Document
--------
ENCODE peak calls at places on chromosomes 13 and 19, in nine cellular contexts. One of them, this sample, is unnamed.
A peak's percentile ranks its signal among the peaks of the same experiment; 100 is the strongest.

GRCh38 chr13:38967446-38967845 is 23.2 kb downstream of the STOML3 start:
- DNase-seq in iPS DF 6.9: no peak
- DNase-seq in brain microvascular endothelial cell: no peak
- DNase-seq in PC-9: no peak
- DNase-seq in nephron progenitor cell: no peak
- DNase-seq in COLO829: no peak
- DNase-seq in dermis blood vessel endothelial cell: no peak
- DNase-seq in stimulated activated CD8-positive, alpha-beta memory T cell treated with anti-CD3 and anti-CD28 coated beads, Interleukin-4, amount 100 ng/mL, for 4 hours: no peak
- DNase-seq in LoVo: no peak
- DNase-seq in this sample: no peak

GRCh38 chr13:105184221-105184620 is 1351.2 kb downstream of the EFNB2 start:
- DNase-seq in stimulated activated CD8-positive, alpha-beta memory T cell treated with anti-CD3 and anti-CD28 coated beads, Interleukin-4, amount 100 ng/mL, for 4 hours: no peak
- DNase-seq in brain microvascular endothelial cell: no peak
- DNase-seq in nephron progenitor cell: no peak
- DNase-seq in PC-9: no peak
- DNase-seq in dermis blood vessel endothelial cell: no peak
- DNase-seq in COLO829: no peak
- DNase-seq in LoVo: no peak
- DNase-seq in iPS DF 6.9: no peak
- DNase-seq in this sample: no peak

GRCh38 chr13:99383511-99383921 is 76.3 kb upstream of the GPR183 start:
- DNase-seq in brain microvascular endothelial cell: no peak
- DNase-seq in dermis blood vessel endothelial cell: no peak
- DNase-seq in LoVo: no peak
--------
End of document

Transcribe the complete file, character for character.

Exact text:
ENCODE peak calls at places on chromosomes 13 and 19, in nine cellular contexts. One of them, this sample, is unnamed.
A peak's percentile ranks its signal among the peaks of the same experiment; 100 is the strongest.

GRCh38 chr13:38967446-38967845 is 23.2 kb downstream of the STOML3 start:
- DNase-seq in iPS DF 6.9: no peak
- DNase-seq in brain microvascular endothelial cell: no peak
- DNase-seq in PC-9: no peak
- DNase-seq in nephron progenitor cell: no peak
- DNase-seq in COLO829: no peak
- DNase-seq in dermis blood vessel endothelial cell: no peak
- DNase-seq in stimulated activated CD8-positive, alpha-beta memory T cell treated with anti-CD3 and anti-CD28 coated beads, Interleukin-4, amount 100 ng/mL, for 4 hours: no peak
- DNase-seq in LoVo: no peak
- DNase-seq in this sample: no peak

GRCh38 chr13:105184221-105184620 is 1351.2 kb downstream of the EFNB2 start:
- DNase-seq in stimulated activated CD8-positive, alpha-beta memory T cell treated with anti-CD3 and anti-CD28 coated beads, Interleukin-4, amount 100 ng/mL, for 4 hours: no peak
- DNase-seq in brain microvascular endothelial cell: no peak
- DNase-seq in nephron progenitor cell: no peak
- DNase-seq in PC-9: no peak
- DNase-seq in dermis blood vessel endothelial cell: no peak
- DNase-seq in COLO829: no peak
- DNase-seq in LoVo: no peak
- DNase-seq in iPS DF 6.9: no peak
- DNase-seq in this sample: no peak

GRCh38 chr13:99383511-99383921 is 76.3 kb upstream of the GPR183 start:
- DNase-seq in brain microvascular endothelial cell: no peak
- DNase-seq in dermis blood vessel endothelial cell: no peak
- DNase-seq in LoVo: no peak